Reports The protests erupted after the Sri Lankan government rejected international requests to overturn the decision and banned the burial of virus victims.
Sri Lanka’s Muslim minority has protested in Colombo when Pakistani Prime Minister Imran Khan paid an official visit to demand an end to the forced disgrace of Code 19 victims.
Dozens of Muslims raised a mock “funeral” or coffin, condemning the Sri Lankan government for banning the burial of the virus victims, ignoring their funeral rites.
The demonstration was aimed at Khan’s visit, which two weeks ago highlighted the plight of Muslims in Sri Lanka.
Khan had welcomed Prime Minister Mahinda Rajapaksa’s announcement on February 10 that burial would be allowed, but a day later Colombo stepped back and said there would be no change in the policy of final disgrace alone.
“Respect the Prime Minister’s statement and allow the burial,” a banner raised by protesters gathered in an open space in front of President Gotabha Rajapaksa’s office.
His government has rejected international requests and recommendations from its own experts to allow Muslims to bury their dead in accordance with Islamic custom.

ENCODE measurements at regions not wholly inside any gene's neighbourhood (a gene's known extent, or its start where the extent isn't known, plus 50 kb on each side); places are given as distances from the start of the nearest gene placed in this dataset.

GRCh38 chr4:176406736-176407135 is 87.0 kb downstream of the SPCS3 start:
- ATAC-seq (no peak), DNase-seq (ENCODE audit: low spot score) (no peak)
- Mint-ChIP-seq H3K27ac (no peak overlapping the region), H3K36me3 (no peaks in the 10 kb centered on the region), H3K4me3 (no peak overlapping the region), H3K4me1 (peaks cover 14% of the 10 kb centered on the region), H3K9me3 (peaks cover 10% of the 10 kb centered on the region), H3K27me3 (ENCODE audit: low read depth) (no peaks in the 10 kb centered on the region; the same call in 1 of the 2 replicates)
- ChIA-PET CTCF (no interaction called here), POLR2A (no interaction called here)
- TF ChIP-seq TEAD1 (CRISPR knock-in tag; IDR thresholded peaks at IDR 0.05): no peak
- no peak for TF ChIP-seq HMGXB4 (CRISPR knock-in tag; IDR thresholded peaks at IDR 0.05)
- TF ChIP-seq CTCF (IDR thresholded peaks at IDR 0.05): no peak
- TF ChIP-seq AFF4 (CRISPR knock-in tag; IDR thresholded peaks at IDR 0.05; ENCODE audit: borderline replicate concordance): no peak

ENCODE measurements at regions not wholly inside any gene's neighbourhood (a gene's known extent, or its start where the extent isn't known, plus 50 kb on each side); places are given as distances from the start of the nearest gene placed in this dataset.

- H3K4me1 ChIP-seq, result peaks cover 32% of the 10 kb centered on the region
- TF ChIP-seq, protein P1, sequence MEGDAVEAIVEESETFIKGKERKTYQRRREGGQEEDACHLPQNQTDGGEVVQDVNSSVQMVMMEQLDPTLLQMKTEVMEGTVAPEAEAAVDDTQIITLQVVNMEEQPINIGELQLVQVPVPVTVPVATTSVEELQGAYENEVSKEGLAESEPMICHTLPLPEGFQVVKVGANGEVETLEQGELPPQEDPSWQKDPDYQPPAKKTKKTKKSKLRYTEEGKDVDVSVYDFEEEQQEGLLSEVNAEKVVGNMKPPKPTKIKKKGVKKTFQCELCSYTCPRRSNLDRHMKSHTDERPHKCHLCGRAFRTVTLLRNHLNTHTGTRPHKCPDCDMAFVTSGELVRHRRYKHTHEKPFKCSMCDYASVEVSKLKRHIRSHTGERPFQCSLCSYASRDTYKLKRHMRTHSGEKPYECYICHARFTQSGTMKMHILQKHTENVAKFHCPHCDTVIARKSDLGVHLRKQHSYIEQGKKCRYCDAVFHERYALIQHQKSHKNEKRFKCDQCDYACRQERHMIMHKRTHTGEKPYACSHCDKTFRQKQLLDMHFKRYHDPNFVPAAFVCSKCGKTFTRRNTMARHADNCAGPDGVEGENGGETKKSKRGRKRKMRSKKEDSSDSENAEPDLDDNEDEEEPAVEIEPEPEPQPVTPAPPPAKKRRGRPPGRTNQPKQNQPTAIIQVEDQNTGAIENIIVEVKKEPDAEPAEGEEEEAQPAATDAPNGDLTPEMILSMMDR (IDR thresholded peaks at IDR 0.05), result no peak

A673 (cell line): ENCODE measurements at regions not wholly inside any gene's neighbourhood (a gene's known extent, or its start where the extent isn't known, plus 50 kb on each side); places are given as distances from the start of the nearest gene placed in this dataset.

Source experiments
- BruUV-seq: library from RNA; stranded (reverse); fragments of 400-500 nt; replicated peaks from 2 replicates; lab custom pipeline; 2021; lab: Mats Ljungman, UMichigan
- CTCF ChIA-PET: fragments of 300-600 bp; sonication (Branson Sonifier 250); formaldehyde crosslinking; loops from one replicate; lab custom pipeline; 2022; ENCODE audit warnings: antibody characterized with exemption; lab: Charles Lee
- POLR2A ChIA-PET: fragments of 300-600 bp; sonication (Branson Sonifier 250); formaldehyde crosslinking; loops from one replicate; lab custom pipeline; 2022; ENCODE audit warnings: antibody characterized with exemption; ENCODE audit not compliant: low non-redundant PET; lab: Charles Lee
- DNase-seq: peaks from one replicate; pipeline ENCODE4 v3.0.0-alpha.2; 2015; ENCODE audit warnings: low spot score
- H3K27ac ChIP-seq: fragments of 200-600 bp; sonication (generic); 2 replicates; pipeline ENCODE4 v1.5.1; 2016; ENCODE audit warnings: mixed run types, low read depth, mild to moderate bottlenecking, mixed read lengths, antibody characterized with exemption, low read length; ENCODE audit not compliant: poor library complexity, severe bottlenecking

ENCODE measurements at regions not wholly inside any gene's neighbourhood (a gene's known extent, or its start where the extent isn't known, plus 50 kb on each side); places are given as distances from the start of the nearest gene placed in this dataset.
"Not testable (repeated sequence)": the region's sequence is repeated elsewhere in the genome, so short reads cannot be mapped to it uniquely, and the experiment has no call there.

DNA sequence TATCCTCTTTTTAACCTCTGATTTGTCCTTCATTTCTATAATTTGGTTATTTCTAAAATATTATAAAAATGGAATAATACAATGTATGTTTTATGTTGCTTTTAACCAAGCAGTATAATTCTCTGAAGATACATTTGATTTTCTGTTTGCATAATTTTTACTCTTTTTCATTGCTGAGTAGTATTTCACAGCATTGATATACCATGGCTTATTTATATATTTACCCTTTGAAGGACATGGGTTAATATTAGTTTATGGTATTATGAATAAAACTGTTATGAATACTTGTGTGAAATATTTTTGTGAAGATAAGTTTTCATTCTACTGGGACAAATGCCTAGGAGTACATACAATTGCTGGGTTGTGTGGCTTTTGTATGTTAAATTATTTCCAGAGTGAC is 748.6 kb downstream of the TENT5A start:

Influential Buddhist monks – amid fears the government banned burials for the first time in April – have said experts say burying bodies could contaminate groundwater and spread the virus.
The World Health Organization says there is no such threat, recommending both burial and final disgrace for those infected with the virus.
Traditionally, Muslims bury their dead in Mecca. Sri Lanka’s majority Buddhists, who are strong supporters of the current government, are usually buried, as are Hindus.
In December, authorities forcibly removed the bodies of at least 19 Muslim victims, including 19 children, after their families refused to claim their bodies from a hospital morgue. Ordered to forcibly disgrace the last.
The 57-member Organization of Islamic Cooperation (OIC) has repeatedly expressed concern, angering the Muslim community, moderates and the Muslim community abroad.
Tensions between Muslims and the majority Sinhalese have continued since the deadly Easter bombings in 2019 by local militants.
Muslim community leaders say more than 450 of the victims of Kovid 19 were from the Muslim minority, which makes up only 10 percent of the 21 million population.
He says an disproportionate number of Muslims are dying because they do not seek treatment, fearing that if they are diagnosed with the virus, their last rites will be performed.